Livingston-Wheeler Therapy

Livingston-Wheeler Therapy

Livingston-Wheeler Therapy

Common Names

  • Livingston therapy

For Patients & Caregivers

Livingston-Wheeler therapy has not been shown to treat cancer.

Livingston-Wheeler therapy is an alternative approach to cancer treatment that gained popularity from the 1970s to early 1990. It used several treatments to supposedly stimulate the immune system, including BCG vaccine and a vaccine made from the individual’s own urine, a strict vegetarian diet, antioxidants, and detoxification via coffee enemas. Treatments were available at a clinic run by Virginia Livingston-Wheeler, a doctor who believed that cancer was caused by a bacterium called Progenitor cryptocides, which she claimed to have isolated from cancer tissues. Although a number of viruses and bacteria have been associated with various cancers, a link between the bacteria named by Livingston-Wheeler and cancer was never confirmed by independent researchers.

Experts have studied the strict vegetarian diets required by metabolic therapies like Livingston-Wheeler, and have concluded that they are deficient in important nutrients such as calcium, iron, vitamins D, vitamin B12, and protein. Such diets would be unsuitable for some cancer patients.

  • To treat cancer
    One study found similar survival rates between patients treated with the Livingston-Wheeler therapy and with conventional cancer therapies at a major hospital, but the patients using the Livingston-Wheeler therapy had more side effects and lower quality of life. No other studies support this use.
  • To treat HIV and AIDS
    There are no studies to support this claim.
  • In a 1990 position paper, the American Cancer Society urged cancer patients not to use these treatments, as no evidence supported their safety or effectiveness. In addition, although the Livingston-Wheeler diet was similar to recommendations made by the American Cancer Society, its nutrient deficits, especially for calcium, iron, vitamins D and B12, and protein, would be unsuitable for some cancer patients.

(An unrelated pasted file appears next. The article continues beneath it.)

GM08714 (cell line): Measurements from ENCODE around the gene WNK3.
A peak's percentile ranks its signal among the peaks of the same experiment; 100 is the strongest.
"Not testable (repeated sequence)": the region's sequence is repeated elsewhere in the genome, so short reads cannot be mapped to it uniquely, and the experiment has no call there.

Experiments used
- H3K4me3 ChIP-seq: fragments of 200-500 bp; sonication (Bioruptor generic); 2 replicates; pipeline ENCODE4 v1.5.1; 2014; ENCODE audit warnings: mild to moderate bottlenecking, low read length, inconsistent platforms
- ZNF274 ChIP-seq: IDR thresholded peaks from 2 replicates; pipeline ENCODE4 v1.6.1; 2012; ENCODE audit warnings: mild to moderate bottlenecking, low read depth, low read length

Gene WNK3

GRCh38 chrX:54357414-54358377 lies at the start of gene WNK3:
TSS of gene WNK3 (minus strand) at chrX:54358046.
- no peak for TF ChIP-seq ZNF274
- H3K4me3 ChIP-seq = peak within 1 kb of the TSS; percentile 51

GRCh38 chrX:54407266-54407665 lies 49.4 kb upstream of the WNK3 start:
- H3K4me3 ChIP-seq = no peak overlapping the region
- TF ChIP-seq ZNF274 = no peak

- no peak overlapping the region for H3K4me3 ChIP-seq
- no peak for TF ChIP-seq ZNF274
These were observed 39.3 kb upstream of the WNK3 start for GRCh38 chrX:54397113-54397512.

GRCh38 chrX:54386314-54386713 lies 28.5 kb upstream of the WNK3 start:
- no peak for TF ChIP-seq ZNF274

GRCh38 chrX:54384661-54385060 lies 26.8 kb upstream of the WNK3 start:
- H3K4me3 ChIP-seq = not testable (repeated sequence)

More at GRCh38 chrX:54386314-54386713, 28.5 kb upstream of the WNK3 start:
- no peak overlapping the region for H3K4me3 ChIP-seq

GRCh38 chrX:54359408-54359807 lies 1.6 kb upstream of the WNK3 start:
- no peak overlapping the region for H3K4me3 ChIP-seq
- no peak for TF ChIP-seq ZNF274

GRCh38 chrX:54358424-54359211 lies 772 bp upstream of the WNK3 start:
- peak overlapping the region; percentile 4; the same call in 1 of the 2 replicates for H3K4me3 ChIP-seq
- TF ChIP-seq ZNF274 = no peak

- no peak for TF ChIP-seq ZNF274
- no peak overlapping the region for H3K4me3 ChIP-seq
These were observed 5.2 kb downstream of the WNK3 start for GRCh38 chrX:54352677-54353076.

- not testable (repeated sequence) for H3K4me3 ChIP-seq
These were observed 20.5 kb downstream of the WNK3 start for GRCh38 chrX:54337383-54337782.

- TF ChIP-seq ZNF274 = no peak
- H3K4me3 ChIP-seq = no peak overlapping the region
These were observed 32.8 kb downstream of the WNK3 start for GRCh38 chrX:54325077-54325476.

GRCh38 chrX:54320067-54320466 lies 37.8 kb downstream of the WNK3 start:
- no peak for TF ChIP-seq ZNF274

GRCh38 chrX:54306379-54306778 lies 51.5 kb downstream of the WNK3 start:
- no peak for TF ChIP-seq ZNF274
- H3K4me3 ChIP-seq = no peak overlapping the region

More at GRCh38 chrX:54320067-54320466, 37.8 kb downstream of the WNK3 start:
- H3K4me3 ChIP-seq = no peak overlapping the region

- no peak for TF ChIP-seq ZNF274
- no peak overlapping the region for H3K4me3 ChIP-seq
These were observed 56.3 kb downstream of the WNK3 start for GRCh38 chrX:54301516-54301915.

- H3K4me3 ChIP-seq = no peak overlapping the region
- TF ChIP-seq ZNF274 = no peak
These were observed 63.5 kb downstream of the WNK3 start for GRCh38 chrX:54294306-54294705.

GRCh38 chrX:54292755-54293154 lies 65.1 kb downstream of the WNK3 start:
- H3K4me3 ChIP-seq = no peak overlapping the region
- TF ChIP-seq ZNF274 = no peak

• Nutrient deficiencies including deficiencies in calcium, vitamin B12, and protein; anemia and malabsorption could also result from metabolic diets.
  • The autogenous vaccine that was part of Livingston-Wheeler therapy could cause malaise, aching, slight fever, and tenderness at the injection site.
  • There have been a number of deaths associated with prolonged use of coffee enemas.
Back to top

For Healthcare Professionals

Livingston-Wheeler Therapy is an alternative approach to cancer treatment that gained popularity from the 1970s to early 1990. It used several treatments to supposedly stimulate the immune system, including a strict vegetarian diet, BCG vaccine, coffee enemas, autogenous vaccine, vitamins, antibiotics, antioxidants, nutritional counseling, and support groups/counseling. The regimen was based on the theory that cancer was caused by the bacterium Progenitor cryptocides, which developer Virginia Livingston-Wheeler reported to have isolated in a wide variety of cancer tissues (3) (4). A weakened immune system would then allow the bacterium to grow, and consequently the therapy’s focus was immune-stimulation. Although a number of viruses and bacteria have been associated with various cancers (8), a link between the bacteria named by Livingston-Wheeler and cancer was never confirmed by independent researchers.